When there’s not enough oxygen in your angelfish’s tank, they struggle to breathe, let alone eat. A lack of dissolved oxygen in the tank reduces an angelfish’s appetite – they’re also physically unable to eat.
When angelfish stop eating, they become unwell. Without the right nutrients to sustain them, angelfish will quickly lose weight. In the worst cases, starvation leads to death.
A tell-tale sign that angelfish aren’t eating is uneaten food rotting at the bottom of the tank. If you notice this, not only do you need to deal with the insufficient oxygen levels, but you’ll need to clean out the tank of decaying matter to prevent harmful chemicals from forming in the water.
Angelfish that struggle to breathe will rapidly open and close their gills to find dissolved oxygen.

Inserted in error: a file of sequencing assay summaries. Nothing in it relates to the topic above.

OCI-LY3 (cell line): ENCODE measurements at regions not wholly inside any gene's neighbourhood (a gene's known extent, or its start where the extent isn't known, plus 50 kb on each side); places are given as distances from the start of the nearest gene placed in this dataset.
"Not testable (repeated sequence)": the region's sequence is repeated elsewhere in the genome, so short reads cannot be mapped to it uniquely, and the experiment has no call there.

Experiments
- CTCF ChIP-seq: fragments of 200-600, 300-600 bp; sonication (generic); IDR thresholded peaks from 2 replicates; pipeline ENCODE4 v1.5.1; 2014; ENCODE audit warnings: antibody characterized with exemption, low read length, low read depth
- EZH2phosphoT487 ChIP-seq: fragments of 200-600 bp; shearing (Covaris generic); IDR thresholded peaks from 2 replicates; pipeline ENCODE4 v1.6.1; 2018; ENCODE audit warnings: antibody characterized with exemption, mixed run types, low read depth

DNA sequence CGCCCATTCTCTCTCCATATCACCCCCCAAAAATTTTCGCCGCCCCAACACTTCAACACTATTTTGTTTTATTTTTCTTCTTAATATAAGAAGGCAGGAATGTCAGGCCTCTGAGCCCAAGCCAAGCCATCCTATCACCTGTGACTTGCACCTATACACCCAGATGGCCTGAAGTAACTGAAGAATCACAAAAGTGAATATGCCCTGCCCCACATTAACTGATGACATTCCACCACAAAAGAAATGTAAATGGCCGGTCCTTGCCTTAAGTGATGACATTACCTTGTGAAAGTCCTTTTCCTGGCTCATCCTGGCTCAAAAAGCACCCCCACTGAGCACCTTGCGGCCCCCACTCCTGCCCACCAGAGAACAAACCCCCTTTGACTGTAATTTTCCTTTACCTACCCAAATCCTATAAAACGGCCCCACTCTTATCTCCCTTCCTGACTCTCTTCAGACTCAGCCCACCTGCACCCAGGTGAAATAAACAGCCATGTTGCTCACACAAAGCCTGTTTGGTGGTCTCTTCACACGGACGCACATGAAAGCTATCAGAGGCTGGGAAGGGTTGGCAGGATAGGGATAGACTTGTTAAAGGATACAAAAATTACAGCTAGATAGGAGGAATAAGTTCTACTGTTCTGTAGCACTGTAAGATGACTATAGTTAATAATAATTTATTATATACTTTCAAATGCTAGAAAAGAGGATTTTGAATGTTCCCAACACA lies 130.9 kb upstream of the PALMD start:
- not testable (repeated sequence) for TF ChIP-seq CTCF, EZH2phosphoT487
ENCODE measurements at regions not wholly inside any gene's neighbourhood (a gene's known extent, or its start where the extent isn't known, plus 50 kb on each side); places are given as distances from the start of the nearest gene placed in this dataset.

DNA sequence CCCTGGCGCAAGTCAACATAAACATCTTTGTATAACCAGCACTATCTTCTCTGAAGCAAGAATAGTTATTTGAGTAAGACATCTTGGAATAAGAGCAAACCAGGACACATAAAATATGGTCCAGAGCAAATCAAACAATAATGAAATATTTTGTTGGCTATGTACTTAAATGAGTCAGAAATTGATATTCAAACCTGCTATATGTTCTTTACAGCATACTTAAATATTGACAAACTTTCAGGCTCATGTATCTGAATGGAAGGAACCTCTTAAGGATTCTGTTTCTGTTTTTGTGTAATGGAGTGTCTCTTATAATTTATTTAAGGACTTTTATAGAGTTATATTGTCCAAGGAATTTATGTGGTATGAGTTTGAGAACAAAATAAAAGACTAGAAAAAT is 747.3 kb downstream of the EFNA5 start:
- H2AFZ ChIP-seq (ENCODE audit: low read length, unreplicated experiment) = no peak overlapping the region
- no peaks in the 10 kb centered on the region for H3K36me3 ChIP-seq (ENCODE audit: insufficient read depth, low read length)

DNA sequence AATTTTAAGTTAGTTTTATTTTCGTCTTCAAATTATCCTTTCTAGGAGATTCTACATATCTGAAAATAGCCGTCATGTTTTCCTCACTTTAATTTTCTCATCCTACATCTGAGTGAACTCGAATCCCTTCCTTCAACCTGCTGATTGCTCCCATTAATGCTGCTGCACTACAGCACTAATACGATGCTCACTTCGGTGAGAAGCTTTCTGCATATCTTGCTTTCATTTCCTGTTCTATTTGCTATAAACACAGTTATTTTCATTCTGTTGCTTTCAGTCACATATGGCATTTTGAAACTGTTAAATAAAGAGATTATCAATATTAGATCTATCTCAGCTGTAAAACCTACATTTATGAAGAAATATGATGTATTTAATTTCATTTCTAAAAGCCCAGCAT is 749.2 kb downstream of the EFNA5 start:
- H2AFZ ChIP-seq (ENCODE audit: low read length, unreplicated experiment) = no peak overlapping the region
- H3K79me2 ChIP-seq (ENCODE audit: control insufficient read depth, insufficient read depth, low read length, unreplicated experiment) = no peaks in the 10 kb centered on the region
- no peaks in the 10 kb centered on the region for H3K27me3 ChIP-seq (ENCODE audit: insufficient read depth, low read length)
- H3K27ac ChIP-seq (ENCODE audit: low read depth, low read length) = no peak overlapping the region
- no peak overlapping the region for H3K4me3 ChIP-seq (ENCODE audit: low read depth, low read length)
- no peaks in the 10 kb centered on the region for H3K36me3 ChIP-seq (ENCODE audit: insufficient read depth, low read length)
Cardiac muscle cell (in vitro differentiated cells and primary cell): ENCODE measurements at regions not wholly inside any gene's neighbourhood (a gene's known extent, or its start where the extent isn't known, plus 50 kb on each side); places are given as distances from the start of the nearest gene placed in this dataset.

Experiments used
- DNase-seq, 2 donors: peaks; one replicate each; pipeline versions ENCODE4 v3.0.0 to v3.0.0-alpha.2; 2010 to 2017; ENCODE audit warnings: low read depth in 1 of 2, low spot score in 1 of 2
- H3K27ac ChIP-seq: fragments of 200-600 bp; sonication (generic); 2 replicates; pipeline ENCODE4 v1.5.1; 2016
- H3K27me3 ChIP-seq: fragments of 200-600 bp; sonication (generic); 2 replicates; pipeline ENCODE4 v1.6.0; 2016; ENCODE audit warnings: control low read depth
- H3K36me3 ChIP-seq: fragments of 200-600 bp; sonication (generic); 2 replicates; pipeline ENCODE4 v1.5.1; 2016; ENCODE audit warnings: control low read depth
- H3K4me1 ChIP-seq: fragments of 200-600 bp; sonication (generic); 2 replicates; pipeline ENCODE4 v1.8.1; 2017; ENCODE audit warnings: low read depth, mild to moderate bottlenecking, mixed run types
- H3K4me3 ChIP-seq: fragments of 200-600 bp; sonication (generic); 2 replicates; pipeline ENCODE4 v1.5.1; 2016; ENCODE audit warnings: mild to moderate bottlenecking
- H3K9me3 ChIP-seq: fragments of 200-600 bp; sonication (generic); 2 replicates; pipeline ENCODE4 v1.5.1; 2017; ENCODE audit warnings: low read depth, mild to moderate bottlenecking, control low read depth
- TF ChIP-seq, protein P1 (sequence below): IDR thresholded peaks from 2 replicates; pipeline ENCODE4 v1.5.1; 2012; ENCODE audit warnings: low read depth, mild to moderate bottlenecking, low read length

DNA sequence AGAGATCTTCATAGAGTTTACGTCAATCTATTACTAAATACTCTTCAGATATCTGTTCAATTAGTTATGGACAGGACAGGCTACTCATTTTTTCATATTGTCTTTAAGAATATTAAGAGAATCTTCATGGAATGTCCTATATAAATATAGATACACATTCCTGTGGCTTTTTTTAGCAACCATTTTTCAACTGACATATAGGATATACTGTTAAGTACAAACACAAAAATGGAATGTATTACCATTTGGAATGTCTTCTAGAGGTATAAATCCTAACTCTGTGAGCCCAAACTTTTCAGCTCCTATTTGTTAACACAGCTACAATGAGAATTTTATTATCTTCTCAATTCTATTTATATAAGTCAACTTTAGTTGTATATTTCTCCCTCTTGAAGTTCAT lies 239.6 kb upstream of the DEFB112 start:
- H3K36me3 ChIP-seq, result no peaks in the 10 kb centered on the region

Healthy fish should breathe steadily. If a fish has to work too hard to breathe, something’s wrong – and it’s most likely the oxygen levels. To get your fish’s breathing back to normal, fix the tank’s conditions and monitor them to see if their breathing improves.
How To Increase Oxygen Levels
When there’s a lack of oxygen in the tank, you must work quickly to increase o2 levels before the fish die. Without enough oxygen, fish will quickly suffocate, and you’ll lose your entire tank. Even the plants will die, so you’ll need to start again with stocking the aquarium. These are some of the best ways to increase your tank’s oxygen levels: